Other presentations included:

1.      North Atlantic Oscillation and GoM Nutrient Structure (Charlie Flagg).

2.      NAO II: The Georges Bank Ecosystem: Predicting the Crash of 1999? (Chuck Greene).

3.      The Status of New England Fisheries (Steve Murawski).

4.      CoML, GoMOOS, IOOS, RARGOM: Next Steps Towards Data Integration and Science for the Gulf of Maine Area (Lew Incze).

5.      Internannual Variability of the Circulation in the Georges Bank/Gulf of Maine Region (Chen).

6.      Synthesis in US GLOBEC (Fogarty).

7.      A discussion led by J. Runge on how to integrate the various modeling approaches that are now being pursued in this phase of the synthesis to get to a mechanistic ecosystem understanding.

8.      EasyKrig 3.0: A Statistical Software Package for Interpolation and Extrapolation of 3D Data (Dezhang Chu).

Additional details regarding these presentations and the meeting in general are on the website at http://globec.whoi.edu/globec-dir/phase4doc/simeeting2004/report.shtml.

Peter went on to discuss the list of tasks he received from the lead PI’s regarding the work that their groups will be handling beyond the PI Meeting.  These PI Activities include:

         Complete LT moored array Tech Report (Irish, Caruso, Beardsley)

         Write up analysis of 1999 TMF ADCP array (Lerczak, Schlitz)

         Complete FVCOM simulations of Houghton 1999 tracer release experiments on a) SF and (b) NF (Chen, Houghton, Beardsley,….)

         Complete description of 1999 EF moored data, compare observed low-frequency (1.5-3 day) barotropic oscillations with Brink theory and 1999 FVCOM data, drifters,….(Beardsley, Flagg, Limeburner, Chen)

         Analyze and describe 1994-1999 LT SF moored data, with focus on basic T,S,D,u,p variability, seasonal cycle, inter-annual variability in data, shelf/slope frontal intrusions, Scotian Shelf water cross-overs, etc. (Brink, Beardsley)

         Start FVCOM process study of stability of NF frontal jet (Brink, Pringle, Chen)

         Describe Ledwell 1999 tracer release data (Ledwell,Churchill) [Include VPR data?]

         Conduct FVCOM simulations for Ledwell 1999 SF pycnocline tracer release results (Chen, Churchill,.. )

         Investigate relationships between GB/GoM water masses and properties with upstream sources (Scotian shelf, St. Lawrence, Labrador shelf, NWA), larger scale indices (e.g., NAO) using all available data (Flagg, Smith (BIO), Mountain)

         Investigate relationships between GB/GoM SST and larger scale SST using 1985-1999 SST dataset (Brunner, Bisagni)

         Get and setup SMAST supercomputer (Chen, Cowles) and WHOI minicomputer (Sepulveda, Churchill)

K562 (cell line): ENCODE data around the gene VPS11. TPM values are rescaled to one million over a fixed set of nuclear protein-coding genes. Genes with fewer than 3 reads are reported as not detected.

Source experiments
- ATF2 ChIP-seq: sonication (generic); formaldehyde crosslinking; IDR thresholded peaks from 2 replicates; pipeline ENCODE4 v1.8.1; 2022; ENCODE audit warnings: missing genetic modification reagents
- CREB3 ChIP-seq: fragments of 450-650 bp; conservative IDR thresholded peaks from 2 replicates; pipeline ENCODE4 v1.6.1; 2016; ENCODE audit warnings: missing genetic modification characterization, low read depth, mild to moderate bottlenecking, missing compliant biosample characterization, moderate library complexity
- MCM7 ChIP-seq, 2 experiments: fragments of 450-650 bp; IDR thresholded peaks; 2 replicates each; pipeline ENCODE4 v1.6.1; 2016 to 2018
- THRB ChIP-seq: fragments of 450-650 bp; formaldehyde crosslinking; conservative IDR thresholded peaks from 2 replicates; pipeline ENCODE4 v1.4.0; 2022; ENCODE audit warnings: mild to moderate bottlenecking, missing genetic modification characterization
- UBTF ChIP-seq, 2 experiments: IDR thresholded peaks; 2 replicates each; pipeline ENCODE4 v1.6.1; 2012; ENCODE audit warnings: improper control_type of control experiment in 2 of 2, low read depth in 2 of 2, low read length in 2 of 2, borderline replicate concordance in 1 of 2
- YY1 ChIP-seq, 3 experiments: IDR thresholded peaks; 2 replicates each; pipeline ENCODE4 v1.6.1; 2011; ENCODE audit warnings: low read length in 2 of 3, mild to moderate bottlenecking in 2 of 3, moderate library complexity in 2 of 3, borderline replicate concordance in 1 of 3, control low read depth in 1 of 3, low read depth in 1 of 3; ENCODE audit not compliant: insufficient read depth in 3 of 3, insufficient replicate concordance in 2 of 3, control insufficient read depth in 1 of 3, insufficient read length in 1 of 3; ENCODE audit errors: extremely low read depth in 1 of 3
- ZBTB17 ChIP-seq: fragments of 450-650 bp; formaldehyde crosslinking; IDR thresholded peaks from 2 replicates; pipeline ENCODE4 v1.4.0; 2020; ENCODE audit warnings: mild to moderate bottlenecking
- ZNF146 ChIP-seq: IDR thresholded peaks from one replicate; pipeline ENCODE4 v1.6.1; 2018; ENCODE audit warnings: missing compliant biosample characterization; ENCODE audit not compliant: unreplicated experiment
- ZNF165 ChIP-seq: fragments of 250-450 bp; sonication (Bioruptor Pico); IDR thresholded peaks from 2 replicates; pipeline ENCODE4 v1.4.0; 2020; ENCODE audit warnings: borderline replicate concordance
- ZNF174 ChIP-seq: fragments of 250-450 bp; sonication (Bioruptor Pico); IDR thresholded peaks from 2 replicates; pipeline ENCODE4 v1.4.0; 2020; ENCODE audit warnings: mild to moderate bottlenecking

Get complete 1999 FVCOM simulation data from Alaska computer, and setup dedicated server to host complete 1995 and 1999 FVCOM output (Chen)

         Compare FVCOM 1995 and 1999 simulations, with focus on (a) development of stratification, (b) wind-driven flow, (c) Lagrangian transport from Scotian shelf and GoM to GB, (d) differences between years (Chen, Beardsley, Flagg, Limeburner). 

         Run MM5/FVCOM for 1998, 1997, and 1996 and serve results (Chen)

The FVCOM model has been in development for several years.  It is now to the point were it is effectively capturing the essence of the flow fields and they can input the meteorological driving forces.  FVCOM is now being used for data exploration and to do experiments in the model framework.

Peter then went on to talk about the Zooplankton Population Dynamics on Georges Bank:  Model and Data Synthesis-Activities. This group is taking the FVCOM and integrating the biology to do the population dynamics.  They are doing detailed exploration of the transport pathways to see how it influences behavior.  They are looking at ways to develop an offline code for tracers so they can take the physics and then incorporate the biology and then run the system.  They are also taking the ecosystem models and are incorporating them into the FVCOM so they can run a full annual cycle.  There is also further development and constraint of an IBM model.  They are also looking into modeling the diapause behavior.  The ecosystem model is being coupled with the IBM model.  Peter then showed a video clip showing a FVCOM simulation. 

The Tidal Front Mixing and Exchange on Georges Bank group are looking at exchange across the two major fronts, southern flank and northern flank.  They, too, are using FVCOM and coupled physical-biological models.  They are looking at fish larvae and are trying to simulate how the target cod and haddock species are able to grow and survive.  There is a conceptual model being developed that relates where the fish spawn to year class strength on the bank.